By Sean Tubbs

Charlottesville Tomorrow

Wednesday, March 9, 2011


Albemarle County Board of Supervisors

has begun its review process for the county’s proposed $301 million budget for fiscal year 2012.

During a work session Monday, Assistant County Executive

Bryan Elliott

reviewed the public safety, human development, community development and parks and recreation sections of the budget.

“Collectively these four functional areas represent about $60 million of the local government operating budget,” Elliot said.

The proposed


budget of $13.05 million has increased by 4.5% over last year. That amount will go to unfreeze two police officer positions at a cost of $154,000 and increased overtime by $125,000. However, three positions remain frozen.

The police budget also includes $72,000 in anticipated revenues from the county’s new

photo-safe red-light cameras


“We anticipate utilizing those revenues for specific traffic safety programs the police department would undertake in FY12,” Elliot said. “This could be anything from paying overtime, for specific enforcement… or purchasing some additional equipment.” He added that traffic enforcement makes up 26% of all police calls.

Supervisor Duane Snow

However, Supervisor

Duane Snow

questioned this assumption and said he wanted more specific ideas about how the money would be used. Supervisor

Dennis Rooker

said he would like the money to go towards unfreezing another police officer.

County executive

Thomas C. Foley

said staff did not want to put the money towards ongoing expenses because the goal of the program is ultimately to stop people from running red lights.

“The objective is actually to see this revenue decline over time,” Foley said. “There’s been some accusation that this is a big revenue generator for us, and it really isn’t.”

The county’s payment to Charlottesville to provide fire-rescue services in the Pantops area will increase by 10.6%.

“In ’09, we were paying roughly $655,000 and for FY12 we’re proposing $845,638,” Elliot said. However, he added some of that increase could have been due to last year’s microburst, which caused damage throughout the area.

Payment to the


is increasing by 25.9% due to a contract signed in 2009 that requires the county to pay $5 per capita to operate an animal shelter on Berkmar Drive. The county’s contribution to the shelter for next year is $477,440.


Ann Mallek

asked for staff to take a look at the possibility of raising license fees for animals to help cover the cost.

The human development budget will receive a $19 million appropriation, a decrease of 1.1% from the current year.

One expense in that area is the para-transit service


, which will receive $922,025. The 6.4% increase is due to ridership increases, according to Elliott.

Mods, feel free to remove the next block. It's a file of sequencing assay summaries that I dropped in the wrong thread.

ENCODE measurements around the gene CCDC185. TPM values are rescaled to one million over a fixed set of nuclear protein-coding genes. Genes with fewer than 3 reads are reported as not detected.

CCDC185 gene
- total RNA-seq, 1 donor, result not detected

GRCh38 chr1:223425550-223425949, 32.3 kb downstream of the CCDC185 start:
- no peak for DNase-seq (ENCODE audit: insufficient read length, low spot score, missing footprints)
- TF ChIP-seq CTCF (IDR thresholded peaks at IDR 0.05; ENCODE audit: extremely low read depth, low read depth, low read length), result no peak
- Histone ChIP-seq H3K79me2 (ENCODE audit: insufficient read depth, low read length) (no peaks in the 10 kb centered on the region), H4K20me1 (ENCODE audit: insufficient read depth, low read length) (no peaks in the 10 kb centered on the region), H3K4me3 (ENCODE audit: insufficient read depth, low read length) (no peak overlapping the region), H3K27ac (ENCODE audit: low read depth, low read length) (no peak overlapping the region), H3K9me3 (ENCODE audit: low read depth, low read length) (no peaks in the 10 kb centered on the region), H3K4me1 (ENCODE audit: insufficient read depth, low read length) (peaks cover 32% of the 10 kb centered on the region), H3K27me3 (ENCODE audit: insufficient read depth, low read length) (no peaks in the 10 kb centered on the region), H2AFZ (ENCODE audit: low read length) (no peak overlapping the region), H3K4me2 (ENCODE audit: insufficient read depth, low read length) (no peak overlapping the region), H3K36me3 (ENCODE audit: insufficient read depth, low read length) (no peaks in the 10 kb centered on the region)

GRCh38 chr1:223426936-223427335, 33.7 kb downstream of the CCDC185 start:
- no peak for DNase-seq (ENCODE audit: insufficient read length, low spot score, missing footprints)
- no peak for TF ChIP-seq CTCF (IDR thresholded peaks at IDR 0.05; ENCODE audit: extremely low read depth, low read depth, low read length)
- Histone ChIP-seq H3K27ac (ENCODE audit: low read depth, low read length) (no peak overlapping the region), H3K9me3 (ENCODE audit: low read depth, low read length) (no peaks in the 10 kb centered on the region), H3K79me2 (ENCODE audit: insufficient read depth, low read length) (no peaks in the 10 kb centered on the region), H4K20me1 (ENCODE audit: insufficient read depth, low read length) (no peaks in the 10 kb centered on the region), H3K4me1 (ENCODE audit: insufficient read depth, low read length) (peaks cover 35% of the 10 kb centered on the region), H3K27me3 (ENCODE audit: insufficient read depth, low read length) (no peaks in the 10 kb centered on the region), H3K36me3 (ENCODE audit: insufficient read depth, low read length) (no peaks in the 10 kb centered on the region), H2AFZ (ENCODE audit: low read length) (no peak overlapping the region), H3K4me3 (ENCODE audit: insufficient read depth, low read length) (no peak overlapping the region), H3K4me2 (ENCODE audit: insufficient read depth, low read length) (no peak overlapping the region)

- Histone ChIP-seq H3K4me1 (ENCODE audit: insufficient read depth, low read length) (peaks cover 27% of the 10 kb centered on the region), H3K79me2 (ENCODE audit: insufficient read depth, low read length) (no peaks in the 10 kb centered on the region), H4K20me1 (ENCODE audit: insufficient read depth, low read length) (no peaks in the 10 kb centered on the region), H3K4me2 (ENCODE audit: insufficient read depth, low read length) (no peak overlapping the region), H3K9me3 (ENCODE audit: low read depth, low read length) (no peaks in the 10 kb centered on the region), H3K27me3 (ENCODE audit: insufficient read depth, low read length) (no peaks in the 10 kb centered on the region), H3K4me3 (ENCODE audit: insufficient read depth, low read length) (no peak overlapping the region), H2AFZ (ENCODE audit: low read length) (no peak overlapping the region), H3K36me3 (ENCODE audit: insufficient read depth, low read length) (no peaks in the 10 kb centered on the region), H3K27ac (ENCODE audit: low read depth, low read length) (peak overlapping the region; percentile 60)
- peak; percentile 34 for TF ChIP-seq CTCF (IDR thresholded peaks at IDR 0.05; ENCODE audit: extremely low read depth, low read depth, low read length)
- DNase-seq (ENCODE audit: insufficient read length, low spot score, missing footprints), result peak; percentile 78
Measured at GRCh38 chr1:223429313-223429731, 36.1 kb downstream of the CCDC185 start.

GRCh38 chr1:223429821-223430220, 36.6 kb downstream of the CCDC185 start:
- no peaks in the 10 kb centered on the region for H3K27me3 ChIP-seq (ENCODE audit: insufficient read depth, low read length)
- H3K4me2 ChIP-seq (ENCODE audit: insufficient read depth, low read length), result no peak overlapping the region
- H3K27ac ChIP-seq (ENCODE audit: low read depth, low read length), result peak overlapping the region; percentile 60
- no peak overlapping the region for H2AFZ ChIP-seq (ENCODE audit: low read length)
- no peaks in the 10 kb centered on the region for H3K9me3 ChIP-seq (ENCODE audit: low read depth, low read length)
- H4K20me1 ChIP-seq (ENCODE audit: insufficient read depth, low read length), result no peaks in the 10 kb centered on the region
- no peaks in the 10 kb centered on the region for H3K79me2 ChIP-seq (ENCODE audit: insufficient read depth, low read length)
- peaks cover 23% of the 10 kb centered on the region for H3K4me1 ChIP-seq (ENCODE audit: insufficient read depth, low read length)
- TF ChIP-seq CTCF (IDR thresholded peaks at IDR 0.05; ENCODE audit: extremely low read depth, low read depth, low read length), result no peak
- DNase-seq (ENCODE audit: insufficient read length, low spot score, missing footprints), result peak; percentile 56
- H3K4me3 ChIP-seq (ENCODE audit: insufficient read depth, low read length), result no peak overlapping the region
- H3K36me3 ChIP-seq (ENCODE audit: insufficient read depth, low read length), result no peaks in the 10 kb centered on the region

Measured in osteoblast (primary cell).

Mallek predicted that there would be a corresponding increase in


residents requesting service if gas prices continue to increase. Supervisor Rodney Thomas asked what options there might be to increase fares to help cover the costs.

“They have not modified the rate for the rural area for some time,” Elliott said. “That is an option if the board wanted.”


Ken Boyd

said he was concerned that JAUNT was growing into something it was not intended to be.

“JAUNT was originally set up to help disabled people and economically challenged people and its becoming a commuter service,” Boyd said. “You’re talking about Crozet people who can probably afford to drive a car and now they can ride JAUNT cheaper. That’s one of the fallacies of the whole program.”

However, Elliott said revenue from able-bodied commuters helps fund the program.

“The buses are going to run regardless of whether there are commuters there or not and if seats are available, they can be filled,” Elliott said.

The county is proposing a $6.2 million budget for parks, recreation and culture. Of that amount, 52% is spent on the

Jefferson Madison Regional Library

system, 35% goes to the parks department, 2% is spent on the county’s contribution to

Darden Towe Park

, and the rest goes to 12 outside agencies.

The library received a 1% increase from the previous year. However, the library is appealing to the board for an additional $31,000 to help cover the cost of one new employee to staff the Crozet Library.

“The reason we asked for that is that the new

Crozet Library

has been pushed back to 2015 or 2016,” said JMRL Board of Trustees President Anthony Townsend. “What we were asking for was one additional position to help with shelving and circulation.”

Supervisors did not make a decision on how to proceed at this work session, but will do so at a meeting next week after receiving more information on how volunteers are being utilized.

A work session on the school board’s budget was held Wednesday morning. Another session on the capital improvement program budget will be held next Monday.


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